One indicator of the rising public interest in educational reform is the broad coverage given to Waiting for “Superman,” the documentary taking on the issue that was released last fall. I’m not sure what Graduate School of Education Vice Dean Doug Lynch thinks of the film itself, but it’s clear from associate editor Trey Popp’s cover story in this issue that, for Lynch, the key to improving the system at all levels is less a matter of one extraordinary individual or single vision than having lots of ideas conceived by people approaching the system’s problems from a variety of perspectives—and that Penn GSE is taking a leading role in encouraging that kind of productive intellectual ferment.

With the support of Dean Andy Porter and the sometimes-skeptical assent of the GSE faculty, Lynch has launched a series of initiatives aimed at sparking more entrepreneurship in the field of education. One was setting up an education business-plan competition at GSE modeled on the successful annual event that the Wharton School sponsors—only with a bigger prize. Another was starting the Executive Program in Work-Based Learning Leadership, a GSE doctoral program in which Wharton faculty frequently teach as well, “designed for senior-level executives in charge of corporate-based education and training.”

Trey profiles one of this program’s graduates, Sabrina Kay GrED’09, who has used her own self-made fortune to purchase a for-profit school in California. At Fremont College she is working to replicate what she learned in the program from the faculty at GSE and Wharton, combined with her own ideas, in a curriculum aimed at low- and middle-income students—an intellectual theft that has met with Lynch’s hearty approval.

This issue also offers some routes to personal reformation, appropriate for this season of fresh starts. In “A Shelf Full of Resolutions,” frequent contributor Susan Frith distills the advice of five alumni authors.

She starts off with Daniel Akst C’78, whose We Have Met the Enemy: Self Control in an Age of Excess traces the human quest for restraint from the ancient Greeks up to the overflowing-with-temptations present era, when we’ve never needed it more or, perhaps, exercised it less. Akst is himself a model of moderation, apparently, but he also provides some tips for the rest of us to trick our will power into action, modern versions of Odysseus’ lashing himself to the mast to prevent his answering the sirens’ call.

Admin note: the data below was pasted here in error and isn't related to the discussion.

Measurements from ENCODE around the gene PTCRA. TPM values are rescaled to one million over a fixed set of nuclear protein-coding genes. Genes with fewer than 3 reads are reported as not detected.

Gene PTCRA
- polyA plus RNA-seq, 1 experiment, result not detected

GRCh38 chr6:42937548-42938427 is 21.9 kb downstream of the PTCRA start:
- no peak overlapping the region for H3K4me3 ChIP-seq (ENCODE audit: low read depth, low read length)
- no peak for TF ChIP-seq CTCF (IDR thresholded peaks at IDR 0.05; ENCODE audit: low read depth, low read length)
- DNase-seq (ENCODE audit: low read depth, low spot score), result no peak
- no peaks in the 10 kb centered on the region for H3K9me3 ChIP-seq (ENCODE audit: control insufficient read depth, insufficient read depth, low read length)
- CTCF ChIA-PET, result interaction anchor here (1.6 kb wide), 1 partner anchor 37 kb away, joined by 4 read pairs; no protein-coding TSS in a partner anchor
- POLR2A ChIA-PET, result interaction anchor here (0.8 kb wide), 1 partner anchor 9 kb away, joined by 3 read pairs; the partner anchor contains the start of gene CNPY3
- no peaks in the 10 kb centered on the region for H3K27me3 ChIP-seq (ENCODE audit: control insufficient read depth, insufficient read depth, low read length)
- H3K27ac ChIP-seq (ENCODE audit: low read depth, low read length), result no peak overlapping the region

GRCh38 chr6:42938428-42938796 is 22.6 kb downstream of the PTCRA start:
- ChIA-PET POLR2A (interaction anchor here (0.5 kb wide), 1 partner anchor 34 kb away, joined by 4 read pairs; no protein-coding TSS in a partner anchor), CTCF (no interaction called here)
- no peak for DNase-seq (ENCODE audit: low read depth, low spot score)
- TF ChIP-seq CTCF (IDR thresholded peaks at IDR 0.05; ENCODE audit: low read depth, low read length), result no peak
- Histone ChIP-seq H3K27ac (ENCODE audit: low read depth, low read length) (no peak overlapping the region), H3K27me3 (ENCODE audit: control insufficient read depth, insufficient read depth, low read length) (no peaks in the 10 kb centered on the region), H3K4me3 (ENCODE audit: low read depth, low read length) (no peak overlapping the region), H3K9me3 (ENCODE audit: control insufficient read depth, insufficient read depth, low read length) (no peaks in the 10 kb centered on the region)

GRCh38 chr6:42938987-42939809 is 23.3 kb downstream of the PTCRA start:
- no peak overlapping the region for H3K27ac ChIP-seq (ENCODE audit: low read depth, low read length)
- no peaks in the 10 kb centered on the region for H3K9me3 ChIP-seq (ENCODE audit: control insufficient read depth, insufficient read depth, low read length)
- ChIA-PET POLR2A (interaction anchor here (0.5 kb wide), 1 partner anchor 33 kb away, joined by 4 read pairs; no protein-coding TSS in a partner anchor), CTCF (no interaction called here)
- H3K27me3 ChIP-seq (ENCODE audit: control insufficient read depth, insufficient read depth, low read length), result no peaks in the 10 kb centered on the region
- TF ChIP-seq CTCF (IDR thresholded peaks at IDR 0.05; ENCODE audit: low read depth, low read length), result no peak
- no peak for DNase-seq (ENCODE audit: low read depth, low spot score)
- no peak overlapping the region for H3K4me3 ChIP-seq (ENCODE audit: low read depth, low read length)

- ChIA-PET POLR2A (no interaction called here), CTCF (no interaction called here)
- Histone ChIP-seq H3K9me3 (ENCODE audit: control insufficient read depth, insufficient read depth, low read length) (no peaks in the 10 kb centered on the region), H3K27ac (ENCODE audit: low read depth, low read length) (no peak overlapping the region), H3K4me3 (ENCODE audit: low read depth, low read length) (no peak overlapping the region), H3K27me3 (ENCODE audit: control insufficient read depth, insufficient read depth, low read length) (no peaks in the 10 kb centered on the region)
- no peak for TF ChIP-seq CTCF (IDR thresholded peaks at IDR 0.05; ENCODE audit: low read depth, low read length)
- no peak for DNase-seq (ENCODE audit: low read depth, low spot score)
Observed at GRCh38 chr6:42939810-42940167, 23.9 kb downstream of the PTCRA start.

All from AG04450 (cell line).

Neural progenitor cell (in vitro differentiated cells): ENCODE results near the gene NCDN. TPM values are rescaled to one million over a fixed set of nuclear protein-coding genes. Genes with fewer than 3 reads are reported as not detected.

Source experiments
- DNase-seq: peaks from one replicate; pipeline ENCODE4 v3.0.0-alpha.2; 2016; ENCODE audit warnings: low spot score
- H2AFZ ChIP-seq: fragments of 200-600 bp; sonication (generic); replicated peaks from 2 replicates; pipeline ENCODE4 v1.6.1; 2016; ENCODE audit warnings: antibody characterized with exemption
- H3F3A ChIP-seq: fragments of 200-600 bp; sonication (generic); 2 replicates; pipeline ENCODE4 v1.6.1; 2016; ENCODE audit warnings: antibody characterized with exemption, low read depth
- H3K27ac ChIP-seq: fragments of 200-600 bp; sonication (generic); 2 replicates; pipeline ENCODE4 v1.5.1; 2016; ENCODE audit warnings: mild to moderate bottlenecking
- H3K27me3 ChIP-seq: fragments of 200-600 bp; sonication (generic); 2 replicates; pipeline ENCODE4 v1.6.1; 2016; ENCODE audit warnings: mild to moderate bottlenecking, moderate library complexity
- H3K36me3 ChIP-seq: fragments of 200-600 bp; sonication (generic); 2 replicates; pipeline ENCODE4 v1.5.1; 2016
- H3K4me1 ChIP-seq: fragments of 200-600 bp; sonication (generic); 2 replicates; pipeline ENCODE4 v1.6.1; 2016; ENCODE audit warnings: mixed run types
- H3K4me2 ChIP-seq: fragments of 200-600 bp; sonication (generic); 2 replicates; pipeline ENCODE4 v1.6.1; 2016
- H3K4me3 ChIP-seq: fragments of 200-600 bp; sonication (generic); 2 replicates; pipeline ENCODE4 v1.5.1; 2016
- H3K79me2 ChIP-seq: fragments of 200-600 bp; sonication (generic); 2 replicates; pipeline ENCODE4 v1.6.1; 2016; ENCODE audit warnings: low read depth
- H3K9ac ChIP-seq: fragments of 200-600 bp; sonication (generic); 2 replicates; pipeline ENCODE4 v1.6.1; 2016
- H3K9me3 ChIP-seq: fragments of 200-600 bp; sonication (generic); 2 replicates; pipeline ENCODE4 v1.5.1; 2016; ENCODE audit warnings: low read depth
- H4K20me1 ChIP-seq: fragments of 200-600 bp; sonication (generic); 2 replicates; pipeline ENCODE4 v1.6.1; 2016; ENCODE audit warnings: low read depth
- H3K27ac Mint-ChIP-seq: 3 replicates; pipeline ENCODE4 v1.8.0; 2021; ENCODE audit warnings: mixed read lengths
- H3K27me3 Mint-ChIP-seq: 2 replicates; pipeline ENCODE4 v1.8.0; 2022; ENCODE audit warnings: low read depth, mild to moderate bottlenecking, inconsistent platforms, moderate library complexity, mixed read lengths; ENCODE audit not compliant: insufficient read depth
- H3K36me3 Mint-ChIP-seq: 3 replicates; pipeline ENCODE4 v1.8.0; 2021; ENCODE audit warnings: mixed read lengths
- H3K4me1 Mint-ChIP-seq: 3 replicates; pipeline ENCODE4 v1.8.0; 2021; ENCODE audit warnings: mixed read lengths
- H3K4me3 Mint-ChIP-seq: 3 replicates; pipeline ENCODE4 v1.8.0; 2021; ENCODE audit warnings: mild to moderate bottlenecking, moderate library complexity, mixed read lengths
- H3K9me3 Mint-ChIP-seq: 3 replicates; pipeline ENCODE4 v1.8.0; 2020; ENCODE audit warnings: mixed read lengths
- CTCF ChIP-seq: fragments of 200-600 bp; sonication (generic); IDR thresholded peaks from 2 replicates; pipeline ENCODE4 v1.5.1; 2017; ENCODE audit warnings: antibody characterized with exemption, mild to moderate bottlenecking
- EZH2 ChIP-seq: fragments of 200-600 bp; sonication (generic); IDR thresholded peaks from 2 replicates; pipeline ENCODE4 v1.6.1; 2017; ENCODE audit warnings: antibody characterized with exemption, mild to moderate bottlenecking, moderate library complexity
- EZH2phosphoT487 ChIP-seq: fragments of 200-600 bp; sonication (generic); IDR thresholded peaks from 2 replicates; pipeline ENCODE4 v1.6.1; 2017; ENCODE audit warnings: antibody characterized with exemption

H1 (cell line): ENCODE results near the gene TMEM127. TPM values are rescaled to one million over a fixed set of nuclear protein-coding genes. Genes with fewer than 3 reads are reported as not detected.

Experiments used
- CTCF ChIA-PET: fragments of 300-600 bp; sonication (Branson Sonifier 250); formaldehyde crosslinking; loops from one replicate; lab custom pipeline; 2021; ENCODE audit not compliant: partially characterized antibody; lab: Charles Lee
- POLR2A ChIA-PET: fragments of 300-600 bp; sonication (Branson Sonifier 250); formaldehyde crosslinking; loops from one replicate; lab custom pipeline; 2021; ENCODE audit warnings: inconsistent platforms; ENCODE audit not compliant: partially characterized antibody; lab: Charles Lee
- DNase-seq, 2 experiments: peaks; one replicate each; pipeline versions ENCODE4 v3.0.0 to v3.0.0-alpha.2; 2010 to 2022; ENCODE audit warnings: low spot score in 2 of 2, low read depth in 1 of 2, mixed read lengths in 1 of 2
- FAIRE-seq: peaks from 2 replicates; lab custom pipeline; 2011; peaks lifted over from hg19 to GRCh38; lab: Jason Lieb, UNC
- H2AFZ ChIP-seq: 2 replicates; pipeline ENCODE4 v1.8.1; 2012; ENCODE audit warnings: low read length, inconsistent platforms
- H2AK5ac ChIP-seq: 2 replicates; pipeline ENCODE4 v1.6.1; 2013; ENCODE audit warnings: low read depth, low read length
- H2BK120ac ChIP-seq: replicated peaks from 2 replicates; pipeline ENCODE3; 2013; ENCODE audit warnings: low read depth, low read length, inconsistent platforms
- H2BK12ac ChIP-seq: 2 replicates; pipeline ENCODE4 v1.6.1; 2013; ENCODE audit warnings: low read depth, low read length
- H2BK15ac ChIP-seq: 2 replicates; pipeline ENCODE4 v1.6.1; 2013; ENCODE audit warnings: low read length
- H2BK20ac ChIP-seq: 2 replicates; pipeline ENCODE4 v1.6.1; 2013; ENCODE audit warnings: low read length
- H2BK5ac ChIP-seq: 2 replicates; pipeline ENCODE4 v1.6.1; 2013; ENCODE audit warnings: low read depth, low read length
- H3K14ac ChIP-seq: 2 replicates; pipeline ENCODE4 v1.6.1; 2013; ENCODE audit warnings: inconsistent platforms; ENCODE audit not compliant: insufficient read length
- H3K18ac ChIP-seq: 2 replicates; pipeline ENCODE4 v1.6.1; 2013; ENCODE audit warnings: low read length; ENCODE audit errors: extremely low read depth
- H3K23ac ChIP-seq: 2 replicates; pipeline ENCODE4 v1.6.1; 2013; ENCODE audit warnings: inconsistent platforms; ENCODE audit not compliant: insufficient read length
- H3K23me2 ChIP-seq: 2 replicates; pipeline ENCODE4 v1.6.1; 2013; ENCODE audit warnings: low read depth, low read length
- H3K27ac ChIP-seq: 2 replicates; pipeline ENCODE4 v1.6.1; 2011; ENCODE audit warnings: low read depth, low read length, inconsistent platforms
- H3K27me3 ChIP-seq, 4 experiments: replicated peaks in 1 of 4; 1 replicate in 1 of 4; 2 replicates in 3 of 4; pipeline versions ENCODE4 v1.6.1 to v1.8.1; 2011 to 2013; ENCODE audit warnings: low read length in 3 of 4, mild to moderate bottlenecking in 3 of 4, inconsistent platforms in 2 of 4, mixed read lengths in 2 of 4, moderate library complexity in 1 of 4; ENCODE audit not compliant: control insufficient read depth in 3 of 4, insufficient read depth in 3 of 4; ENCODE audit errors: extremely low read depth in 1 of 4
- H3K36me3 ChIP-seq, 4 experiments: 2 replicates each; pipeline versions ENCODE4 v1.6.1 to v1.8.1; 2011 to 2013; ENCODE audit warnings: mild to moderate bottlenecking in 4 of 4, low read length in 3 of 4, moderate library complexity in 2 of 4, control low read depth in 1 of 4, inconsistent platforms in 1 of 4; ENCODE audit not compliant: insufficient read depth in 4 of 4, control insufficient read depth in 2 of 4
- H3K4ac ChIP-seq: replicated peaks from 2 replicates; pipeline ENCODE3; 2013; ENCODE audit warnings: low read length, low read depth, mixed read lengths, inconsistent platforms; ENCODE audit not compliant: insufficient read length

In addition, book critic David Ulin C’84, in The Lost Art of Reading: Why Books Matter in a Distracted Time, considers the value—to his own life and the broader culture—of engaging intensely with great texts, challenged along the way by his teenage son’s resistance to reading The Great Gatsby. Style-expert Kim Johnson Gross CW’74 instructs readers on how to match their wardrobe with their life-stage while still feeling good about themselves, filtered through her own experience with divorce and turning 50. Other books focus on the importance of knowing more about the food we eat and making healthier choices (most of the time) and suggest a variety of ways to have more productive conversations with co-workers and others.

While he mostly deplores the “noise” of the modern electronic world of feeds, tweets, and posts, Ulin does recommend a Facebook page called “I Attend Jay Gatsby’s Parties.” Readers—especially ones who have a better idea of who Gatsby was than what a tweet is—may want to take a look at “PENN 2.0,” which provides a primer on the University’s various forays into social networking. Incidentally, the writer of that piece, Molly Petrilla C’06, also oversees the Gazette’s blog on arts & culture—which you can find, along with other blogs, links to our Twitter feed and Facebook page, not to mention archived issues and other supplemental content, at our website,

—John Prendergast C’80

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